The Australian Doctors’ Federation (ADF) has examined the document “Development of a Framework for Secondary Use of My Health Record Data” and makes the following points.
- The confidentiality of all correspondence and communication between doctors and their patients is central to the efficacy of treatment and public confidence in the doctor-patient relationship.
- Where patients believe that their information is likely to end up in the hands of third parties (whether they agree or disagree) there is a greater possibility that they will withhold information from their medical practitioner. Furthermore, attempts to coerce doctors into supplying patient information for use by third parties will generate opposition.
- The ADF maintains that the importance of privacy and confidentiality of a person’s medical history and conditions, should not be taken for granted. Revelation of health information can impact negatively on a patient’s work life, personal relationships and their ability to obtain or maintain insurance. For this reason, the confidentiality of a patient’s record is part of the doctor’s duty of care for which they are legally accountable.
- Uncertainty regarding security of patient information is substantial even without the introduction of third parties. Information on databases can, will and has been hacked. Health information is highly prized by criminals for use in identity theft and related crimes. An important risk management strategy to minimise this problem has been to limit the aggregation of personal health information by maintaining records at individual practices with protocols for clinicians to share or access specified health data under controlled conditions.
- The ADF draws attention to the examples used in the consultation paper1 to justify access to My Health Record (MHR) data by third parties. The examples are of existing data sharing research projects that did not utilise the current MHR system. Data sharing by clinicians for specified reasons and ethical research is an established procedure. Hence, no justifiable use of the My Health Record data for third party users has been established in these examples. No evidence has been supplied of what was not possible due to non-access to MHR records.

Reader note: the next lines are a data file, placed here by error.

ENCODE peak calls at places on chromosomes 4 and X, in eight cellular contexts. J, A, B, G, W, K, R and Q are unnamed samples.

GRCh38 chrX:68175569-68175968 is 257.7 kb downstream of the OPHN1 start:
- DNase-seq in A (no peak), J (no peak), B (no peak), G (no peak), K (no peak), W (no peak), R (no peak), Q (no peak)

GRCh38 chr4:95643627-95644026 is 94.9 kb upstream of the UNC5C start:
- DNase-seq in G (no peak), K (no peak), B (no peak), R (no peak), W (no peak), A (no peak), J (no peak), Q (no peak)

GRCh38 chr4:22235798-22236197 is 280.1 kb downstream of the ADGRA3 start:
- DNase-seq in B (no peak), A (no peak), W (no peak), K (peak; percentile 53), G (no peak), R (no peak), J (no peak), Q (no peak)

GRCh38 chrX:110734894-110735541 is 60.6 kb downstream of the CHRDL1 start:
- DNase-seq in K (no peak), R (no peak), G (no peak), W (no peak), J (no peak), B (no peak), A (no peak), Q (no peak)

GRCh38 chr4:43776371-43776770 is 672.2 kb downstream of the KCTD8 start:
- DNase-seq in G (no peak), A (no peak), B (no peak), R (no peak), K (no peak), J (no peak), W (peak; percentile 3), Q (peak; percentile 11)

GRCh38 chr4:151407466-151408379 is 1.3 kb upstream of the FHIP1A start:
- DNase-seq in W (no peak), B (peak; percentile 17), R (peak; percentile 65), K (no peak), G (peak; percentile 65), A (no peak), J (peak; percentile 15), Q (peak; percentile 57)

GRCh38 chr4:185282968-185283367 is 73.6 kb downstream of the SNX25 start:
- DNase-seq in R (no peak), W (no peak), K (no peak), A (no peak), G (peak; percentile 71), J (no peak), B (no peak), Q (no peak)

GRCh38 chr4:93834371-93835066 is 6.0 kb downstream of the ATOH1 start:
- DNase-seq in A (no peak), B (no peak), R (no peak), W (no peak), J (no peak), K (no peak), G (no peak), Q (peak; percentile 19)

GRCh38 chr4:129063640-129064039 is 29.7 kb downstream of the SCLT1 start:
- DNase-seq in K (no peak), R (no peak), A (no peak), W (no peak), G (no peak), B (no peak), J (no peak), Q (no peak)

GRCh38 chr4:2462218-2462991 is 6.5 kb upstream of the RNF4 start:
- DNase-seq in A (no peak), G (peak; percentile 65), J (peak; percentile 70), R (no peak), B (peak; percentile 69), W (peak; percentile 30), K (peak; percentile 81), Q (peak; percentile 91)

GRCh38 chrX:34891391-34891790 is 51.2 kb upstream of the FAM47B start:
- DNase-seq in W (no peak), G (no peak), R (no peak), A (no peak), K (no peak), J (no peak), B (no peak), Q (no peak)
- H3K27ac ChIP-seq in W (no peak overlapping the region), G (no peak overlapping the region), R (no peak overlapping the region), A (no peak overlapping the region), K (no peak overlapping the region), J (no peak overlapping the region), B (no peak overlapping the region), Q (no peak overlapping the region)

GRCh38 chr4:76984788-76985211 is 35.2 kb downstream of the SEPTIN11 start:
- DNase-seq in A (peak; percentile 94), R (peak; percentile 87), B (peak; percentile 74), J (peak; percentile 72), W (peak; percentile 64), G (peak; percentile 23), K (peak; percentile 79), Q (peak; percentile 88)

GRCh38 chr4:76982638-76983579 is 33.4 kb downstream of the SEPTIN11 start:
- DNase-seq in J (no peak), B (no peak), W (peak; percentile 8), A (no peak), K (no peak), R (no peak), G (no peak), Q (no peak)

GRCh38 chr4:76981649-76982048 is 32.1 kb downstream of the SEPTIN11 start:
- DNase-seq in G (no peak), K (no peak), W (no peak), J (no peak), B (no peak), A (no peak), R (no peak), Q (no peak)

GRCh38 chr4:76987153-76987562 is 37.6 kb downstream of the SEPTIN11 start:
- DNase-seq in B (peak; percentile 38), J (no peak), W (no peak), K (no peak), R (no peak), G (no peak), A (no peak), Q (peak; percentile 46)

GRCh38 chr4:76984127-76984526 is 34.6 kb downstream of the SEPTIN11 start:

- The history of the PCEHR and its successor MHR, is a catastrophic example of imposed change without public or professional perceived value. If the claims that the MHR has cost $2 billion over the last 5 years are correct, it is the equivalent to the cost of two Sydney Opera Houses.2 When the public’s interest in voluntary take up of the PCEHR/MHR was not ignited, the government moved to a compulsory enrolment system where a person must opt-out rather than voluntarily enrol. This regulation is an ominous sign that the public do not value the MHR in the way that its architects believed they would or should. Hence, we now have an MHR system that the public didn’t want, have been compulsorily enrolled in, and can never completely leave.
- The ADF has verified that as of today, a person seeking to have their inactive or active file removed, must send an email to the Department of Health, making the request, which cannot be actioned because no opt-out period has been announced. The point is that a person cannot delete their MHR from the database, or have it deleted by an operator. The ADF has been told that when the opt-out period is announced, the file will be suspended but not deleted. Hence, a person’s health identifier will continue in perpetuity.
- Evidence that MHR has limited use in improving the quality of healthcare in Australia has been detailed by Antony Scholefield in his recent article in Australian Doctor3 where he claims that of the 70,000 shared health summaries that have been uploaded in August 2017, only 200 were read by public and private hospital staff, and only around 2,800 were viewed by other GP practices. This claim is consistent with the constant failure of My Health Records to produce any noticeable benefit to the treatment of patients, despite billions of dollars being spent in its development. In short, it is and has always been a white elephant of limited value. The evidence put forward for its use has been largely unsubstantiated idealism or selected cases of data sharing that have existed prior to the My Health Record.
- In addition to concerns about unwarranted use of MHR data, are the growing concerns over the right of computer network operators and data warehouse owners and operators to access and use data that travels on their networks or is stored in their facilities.
- The ADF believes that any objective analysis of the history and cost of the My Health Record project (and its predecessor) presents a strong case for it to be abandoned. There is sufficient evidence that the commercial software market is capable of supplying any number of applications that patients can purchase, which will enable them to maintain a record of their healthcare and directly control access to it.
1 Health Consult, Development of a Framework for Secondary Use of My Health Record Data Public Consultation Paper, Appendix A and page 7.
2 Sydney Opera House cost of $102 million in 1973 the equivalent of $927 million in 2016 (RBA Inflation Calculator).
3 Antony Scholefield, Data suggests GPs are wasting their time with My Health Record, Australian Doctor, 16 Nov 2017, www.australiandoctor.com.au/news/data-suggests-gps-are-wasting-their-time-my-health-record